From celebrity parents publicly feuding (looking at you Kim and Ye), to social media companies trying to build better community guidelines, there is an important conversation taking place right now regarding children on social media.
Spending time on social media has become commonplace in modern adult life. Sharing a window into our daily lives, consuming content, and communicating through your platform of choice – from Facebook to Instagram to SnapChat to TikTok – has become a way to express creativity, find connection, and even do business.
While social media can be fun and entertaining, it comes with its own set of risks to our privacy, security, identity and reputation. The potential concerns are magnified when you consider children on social media. However, a new NortonLifeLock survey conducted by The Harris Poll among 2,012 U.S adults, including 532 parents of children aged 5-17, found that the majority of parents – more than 3 in 5 parents of children 5-17 (63%) – agree that their children are safe using social media.
Expectation vs. Reality
Despite community guidelines of almost all social media networks regulating use to ages 13+, 52% of parents of 5–8-year-olds and 72% of parents of 9-12 year-olds allow their children to have social media accounts. Many parents of children under 18 (38%) even agree it’s okay for parents to let their kids lie about their ages to get an account. Most parents of minors (82%) admit that it is easy for children to hide social media accounts and activity from their parents, and in fact, 39% of parents who allow their children aged 5-17 to have a social media account have caught their child having an account without their permission.
As social media companies face scrutiny for the potential harm to users and new platforms are being built specifically designed for children as young as six, what can parents do to help keep their families safe?
TikTok is laying the groundwork with a series of updates to their community guidelines designed to make the platform safer for its users, increasing transparency while also addressing cyberbullying and misinformation. This will hopefully put pressure on other platforms to follow suit. That said, NortonLifeLock encourages parents and children to work together to help ensure a safe and enjoyable online experience, especially while navigating through the social media world.
What Can Parents Do?
- Have a dialogue. It is incredibly important that parents and children have a conversation about what’s appropriate and acceptable for their families on social media platforms. We know that these conversations aren’t easy to have. That’s why NortonLifeLock has partnered with National PTA to create The Smart Talk ,￼ a step-by-step guide to help facilitate the conversation.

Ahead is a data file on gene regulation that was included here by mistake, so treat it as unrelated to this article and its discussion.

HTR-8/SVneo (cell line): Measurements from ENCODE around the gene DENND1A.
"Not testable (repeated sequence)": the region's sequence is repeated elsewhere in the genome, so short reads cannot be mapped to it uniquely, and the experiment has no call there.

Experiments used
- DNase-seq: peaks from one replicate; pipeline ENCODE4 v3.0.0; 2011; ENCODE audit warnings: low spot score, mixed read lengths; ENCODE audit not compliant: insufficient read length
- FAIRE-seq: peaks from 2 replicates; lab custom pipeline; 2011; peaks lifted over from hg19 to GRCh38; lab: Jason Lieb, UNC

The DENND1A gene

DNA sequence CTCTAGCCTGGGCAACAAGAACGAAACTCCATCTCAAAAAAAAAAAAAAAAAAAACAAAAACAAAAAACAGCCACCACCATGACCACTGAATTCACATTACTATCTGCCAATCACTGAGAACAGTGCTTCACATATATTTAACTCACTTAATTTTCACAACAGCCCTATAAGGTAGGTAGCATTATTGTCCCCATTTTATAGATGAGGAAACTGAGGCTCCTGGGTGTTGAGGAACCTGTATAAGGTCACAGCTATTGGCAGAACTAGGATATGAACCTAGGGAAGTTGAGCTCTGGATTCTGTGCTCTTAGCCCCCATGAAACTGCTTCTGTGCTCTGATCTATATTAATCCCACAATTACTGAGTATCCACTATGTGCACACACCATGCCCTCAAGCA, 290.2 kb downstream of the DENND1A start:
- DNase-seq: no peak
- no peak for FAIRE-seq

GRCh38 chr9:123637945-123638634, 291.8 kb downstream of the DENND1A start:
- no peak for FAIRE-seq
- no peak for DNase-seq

- Educate yourself about social media. Start by finding out what kind of apps and sites your child is interested in. Read app reviews, age limits, and fine print. If you don’t have an account on the social media site your child wants to use, get one. Make sure you know exactly what they can and cannot do and decide what they should and shouldn’t do.
- Stay engaged and aware. Nearly 4 in 5 parents of children 5-17 who allow their children to have a social media account (79%) say they monitor their child’s social media activity regularly, however, this leaves more than 1 in 5 (21%) who are not monitoring it regularly.
- Create a social media agreement. Just like house rules, come up with a set of social media guidelines for your family to help set clear boundaries. NortonLifeLock found that more than 2 out of 3 parents who allow their child aged 5-17 to have an account (70%) have a social media agreement with their kids.
- Once posted, always posted. Teach your kid about posting on sites. Deleting a post does not mean it’s permanently gone. All their online posts, comments, likes, and shares are a part of their digital footprint.
- Let your kids know the importance of privacy. Many social media sites request names, dates of birth, school names, and hometown. To help keep kids safe, teach your children how much personal information is too much information online. And remember that this type of personally identifying information, if exposed, could make them vulnerable to identity theft.
The reality is kids are more connected than ever before. But, while they may know the ins and outs of an iPad before they enter grade school, it could be easy to forget that they still have a lot to learn when it comes to spotting the risks and pitfalls of social media. Parents can help their children navigate the digital world – including social media – with open dialogue, monitoring and engagement so they can safely enjoy and benefit from the increasingly connected world we live in.
This survey was conducted online within the United States by The Harris Poll on behalf of NortonLifeLock from February 1-3, 2022 among 2,012 adults ages 18 and older, including 532 parents of children aged 5-17. Results were weighted for age within gender, region, race/ethnicity, household income, education, marital status and size of household where necessary to align them with their actual proportions in the population. Propensity score weighting was also used to adjust for respondents’ propensity to be online. This online survey is not based on a probability sample and therefore no estimate of theoretical sampling error can be calculated.
Editorial note: Our articles provide educational information for you. NortonLifeLock offerings may not cover or protect against every type of crime, fraud, or threat we write about. Our goal is to increase awareness about cyber safety. Please review complete Terms during enrollment or setup. Remember that no one can prevent all identity theft or cybercrime, and that LifeLock does not monitor all transactions at all businesses.
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